Every credible sports news gathering entity with a website is chiming in on the Brett Favre story now. Most are tackling the issue with well-reported, cogent stories that outline why the statistical QB king wants to play again, why that causes a problem for the Green Bay Packers, and where Favre might land if not on the Frozen Tundra.
None of those stories -- seriously, not one -- regard the Dolphins as a logical landing spot for Brett Favre should he decide to continue his career.
And then there is The Miami Herald.
I opened my paper of record this morning (yes, I'm the guy that still buys the broadsheet instead of getting it free on the Internet) and read why the Dolphins should go after Favre. The story concedes what most right-thinking people understand: That Favre to the Dolphins could not happen. But then it stubbornly insists, "it could."
To which I stubbornly retort: No it couldn't. Really. It couldn't, wouldn't and won't.
Why? Let me count the ways:
First, the idea would thrill the Dolphins marketing department that is desperate to raise the organization out of a ticket-selling funk. But the marketing department doesn't make football decisions. And weighed against fanciful wishing, bringing Favre to the Dolphins is a bad football decision.
What would Favre bring the Dolphins? Lots of national attention. A better quarterback than they currently have. But a playoff shot? Probably not. Even if Favre is still able to be great, he can improve a team's record by one, maybe two games. That might make the Dolphins a 7-9 team instead of 5-11.
And when Favre re-retires it leaves the Dolphins weaker because their rebuilding program detoured because of a flirtation. We still won't know anything about John Beck or Chad Henne and the team will then have a lower draft spot from which to continue building rather than a higher one.
Not that this matters. The Dolphins know there is really no way to get Favre to South Florida anyway. Trade? Can't happen.
Here's the scenario: If the Packers trade Favre it would have to be to a team he approves because he could collapse the deal by simply not reporting if he doesn't like the team. The only teams Favre is interested in playing for are teams with a chance to contend for a Super Bowl berth.
The Dolphins do not qualify.
Yes, the winters are nice here and there is no state tax to pay, but Favre wants a proven offensive line to play behind. Favre wants proven receivers to throw to. Favre would like a West Coast offense to guide because that's what he's known his entire career.
The Dolphins again strike out on all counts.
Certainly, the Dolphins could force the issue if they really wanted. They could jump eyes-closed into the Favre lottery and offer to trade Jason Taylor to the Packers. And the Packers might go for it. But again, Favre would not report to Miami and then what you would have in Miami is another black eye to the team's reputation as yet another superstar admits he doesn't want to play for the once-elite organization.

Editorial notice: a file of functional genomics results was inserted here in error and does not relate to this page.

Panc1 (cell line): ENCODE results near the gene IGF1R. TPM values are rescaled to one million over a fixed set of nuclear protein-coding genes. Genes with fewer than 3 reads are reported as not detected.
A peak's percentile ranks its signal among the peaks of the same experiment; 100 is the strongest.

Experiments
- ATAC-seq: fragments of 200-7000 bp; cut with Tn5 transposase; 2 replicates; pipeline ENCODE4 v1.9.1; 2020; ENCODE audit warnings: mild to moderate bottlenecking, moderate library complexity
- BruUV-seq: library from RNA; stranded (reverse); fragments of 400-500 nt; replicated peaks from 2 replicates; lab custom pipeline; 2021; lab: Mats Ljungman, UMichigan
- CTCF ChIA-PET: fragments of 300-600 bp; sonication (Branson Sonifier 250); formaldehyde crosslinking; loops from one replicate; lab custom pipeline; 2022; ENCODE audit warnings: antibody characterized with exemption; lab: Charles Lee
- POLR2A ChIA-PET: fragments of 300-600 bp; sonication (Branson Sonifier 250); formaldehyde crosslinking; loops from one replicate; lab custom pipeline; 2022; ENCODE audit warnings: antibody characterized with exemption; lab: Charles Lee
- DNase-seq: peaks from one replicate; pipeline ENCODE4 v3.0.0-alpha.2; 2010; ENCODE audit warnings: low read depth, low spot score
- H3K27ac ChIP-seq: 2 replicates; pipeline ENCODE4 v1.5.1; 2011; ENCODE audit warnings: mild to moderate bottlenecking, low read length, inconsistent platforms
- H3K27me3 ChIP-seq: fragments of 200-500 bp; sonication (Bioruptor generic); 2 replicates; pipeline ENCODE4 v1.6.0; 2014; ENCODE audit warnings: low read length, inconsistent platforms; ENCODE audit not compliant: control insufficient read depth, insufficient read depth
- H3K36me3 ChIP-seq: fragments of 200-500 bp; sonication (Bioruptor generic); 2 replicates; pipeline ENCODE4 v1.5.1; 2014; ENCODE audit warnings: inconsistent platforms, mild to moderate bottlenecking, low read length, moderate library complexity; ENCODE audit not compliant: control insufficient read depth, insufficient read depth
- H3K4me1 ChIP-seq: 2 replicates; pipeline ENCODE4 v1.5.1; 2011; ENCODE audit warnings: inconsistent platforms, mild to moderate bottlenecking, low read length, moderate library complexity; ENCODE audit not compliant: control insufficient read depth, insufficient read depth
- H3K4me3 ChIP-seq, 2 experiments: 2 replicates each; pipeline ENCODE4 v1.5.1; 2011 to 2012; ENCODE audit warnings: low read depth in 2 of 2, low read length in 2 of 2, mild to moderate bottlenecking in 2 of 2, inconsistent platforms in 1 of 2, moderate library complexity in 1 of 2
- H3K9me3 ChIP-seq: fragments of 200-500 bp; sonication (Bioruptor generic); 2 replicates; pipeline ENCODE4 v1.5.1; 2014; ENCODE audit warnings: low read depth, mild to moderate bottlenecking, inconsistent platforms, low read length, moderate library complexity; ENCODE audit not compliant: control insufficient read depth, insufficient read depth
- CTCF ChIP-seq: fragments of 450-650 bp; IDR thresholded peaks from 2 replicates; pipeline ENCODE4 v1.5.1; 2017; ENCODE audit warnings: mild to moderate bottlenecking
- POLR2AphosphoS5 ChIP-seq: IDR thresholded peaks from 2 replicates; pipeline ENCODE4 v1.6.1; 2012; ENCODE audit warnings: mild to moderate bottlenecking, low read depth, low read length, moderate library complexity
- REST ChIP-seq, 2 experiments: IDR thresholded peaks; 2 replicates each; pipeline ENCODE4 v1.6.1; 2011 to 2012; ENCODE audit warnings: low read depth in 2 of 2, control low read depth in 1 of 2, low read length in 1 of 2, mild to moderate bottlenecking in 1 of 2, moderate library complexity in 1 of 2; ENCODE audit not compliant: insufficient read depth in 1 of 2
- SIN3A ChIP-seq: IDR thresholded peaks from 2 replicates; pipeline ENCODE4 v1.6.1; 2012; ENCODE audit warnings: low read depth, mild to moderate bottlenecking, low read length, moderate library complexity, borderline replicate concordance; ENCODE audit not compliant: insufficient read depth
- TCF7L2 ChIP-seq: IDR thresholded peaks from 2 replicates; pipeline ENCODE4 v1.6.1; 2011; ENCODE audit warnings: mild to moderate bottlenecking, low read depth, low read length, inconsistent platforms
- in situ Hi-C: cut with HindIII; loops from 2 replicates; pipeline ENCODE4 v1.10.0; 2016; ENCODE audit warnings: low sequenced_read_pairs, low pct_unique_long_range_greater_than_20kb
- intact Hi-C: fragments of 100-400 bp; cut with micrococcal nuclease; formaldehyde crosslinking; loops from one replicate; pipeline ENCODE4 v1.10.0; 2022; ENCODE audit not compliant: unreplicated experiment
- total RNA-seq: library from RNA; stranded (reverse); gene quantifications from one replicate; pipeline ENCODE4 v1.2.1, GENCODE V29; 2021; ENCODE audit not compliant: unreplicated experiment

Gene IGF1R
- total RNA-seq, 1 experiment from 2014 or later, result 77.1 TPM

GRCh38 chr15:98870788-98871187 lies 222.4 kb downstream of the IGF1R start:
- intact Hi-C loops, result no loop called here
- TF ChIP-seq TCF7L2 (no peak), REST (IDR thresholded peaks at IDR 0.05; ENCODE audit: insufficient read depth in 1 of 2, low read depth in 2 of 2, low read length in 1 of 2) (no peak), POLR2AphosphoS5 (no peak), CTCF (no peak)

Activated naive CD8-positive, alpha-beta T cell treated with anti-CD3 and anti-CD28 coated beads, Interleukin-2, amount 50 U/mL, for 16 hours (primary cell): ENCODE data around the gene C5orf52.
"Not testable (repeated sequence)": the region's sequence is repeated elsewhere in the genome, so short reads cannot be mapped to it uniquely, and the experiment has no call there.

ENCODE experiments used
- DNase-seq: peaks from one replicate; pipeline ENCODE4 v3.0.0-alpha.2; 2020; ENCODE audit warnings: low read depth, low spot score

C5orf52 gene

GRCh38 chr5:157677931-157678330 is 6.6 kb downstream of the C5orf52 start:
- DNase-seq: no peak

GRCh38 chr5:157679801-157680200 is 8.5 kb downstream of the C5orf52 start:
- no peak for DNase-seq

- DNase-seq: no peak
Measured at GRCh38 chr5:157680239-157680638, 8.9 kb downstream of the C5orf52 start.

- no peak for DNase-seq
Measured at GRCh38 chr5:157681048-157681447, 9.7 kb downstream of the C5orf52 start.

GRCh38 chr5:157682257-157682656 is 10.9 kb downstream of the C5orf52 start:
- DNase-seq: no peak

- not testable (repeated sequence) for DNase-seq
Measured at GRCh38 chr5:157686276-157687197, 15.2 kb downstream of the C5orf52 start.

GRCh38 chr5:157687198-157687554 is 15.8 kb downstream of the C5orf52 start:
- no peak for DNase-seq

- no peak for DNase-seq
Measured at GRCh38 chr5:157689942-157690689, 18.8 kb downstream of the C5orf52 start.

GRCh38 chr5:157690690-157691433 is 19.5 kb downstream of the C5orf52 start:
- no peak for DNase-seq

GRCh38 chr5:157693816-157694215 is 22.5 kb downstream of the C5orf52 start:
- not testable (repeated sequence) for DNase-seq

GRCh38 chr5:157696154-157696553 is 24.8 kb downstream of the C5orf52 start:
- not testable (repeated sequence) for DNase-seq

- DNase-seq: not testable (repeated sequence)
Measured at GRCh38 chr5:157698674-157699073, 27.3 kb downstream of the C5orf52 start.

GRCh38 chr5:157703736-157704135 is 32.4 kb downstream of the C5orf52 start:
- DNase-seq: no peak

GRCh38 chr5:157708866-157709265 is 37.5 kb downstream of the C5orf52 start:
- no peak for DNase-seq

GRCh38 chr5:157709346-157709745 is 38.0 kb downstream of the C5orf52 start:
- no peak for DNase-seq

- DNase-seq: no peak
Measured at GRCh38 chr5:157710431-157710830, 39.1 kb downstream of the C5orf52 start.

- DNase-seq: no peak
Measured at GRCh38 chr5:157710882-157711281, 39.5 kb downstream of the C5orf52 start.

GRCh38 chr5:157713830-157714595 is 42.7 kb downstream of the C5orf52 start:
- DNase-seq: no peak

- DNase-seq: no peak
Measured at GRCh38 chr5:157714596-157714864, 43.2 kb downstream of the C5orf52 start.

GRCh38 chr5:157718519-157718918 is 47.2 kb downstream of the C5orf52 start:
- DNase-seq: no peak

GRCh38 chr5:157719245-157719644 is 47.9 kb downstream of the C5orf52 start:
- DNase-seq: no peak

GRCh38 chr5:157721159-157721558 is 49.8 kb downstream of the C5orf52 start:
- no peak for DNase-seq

And that speaks nothing to the issue of fitting Favre's $12.8 million cap hit, which is $4 million higher than Taylor's, into the Dolphins cap. That's right, any team trading for Favre would have to wedge $12.8 million into its cap which is impossible for many teams and a too-snug fit for Miami.
Of course, if the Packers were to lose their ever-lovin' minds and release Favre, the Dolphins would make sense as a free agent landing spot if no other team were to bid on Favre. Problem is the line of teams bidding on Favre would be long and cut straight to the quarterback's desire to get back to the Super Bowl.
The Vikings would be first in line. They are one QB short of being Super Bowl caliber. Bingo. The Bucs would be in that line, too. Jon Gruden runs the west coast offense and his team was in the playoffs last year. The Jets, Redskins and Ravens would also be in that line.
What suggests to you that out of all those teams -- including three playoff teams from last year -- Favre would elect to play for the Dolphins? The answer is nothing.
And what suggests to you the Dolphins would out-bid all those teams in a free-agent free-for-all when they don't share the same desperation to win now as those other teams? Again, the answer is nothing.
It simply doesn't make sense ...
... unless you are reading today's Herald.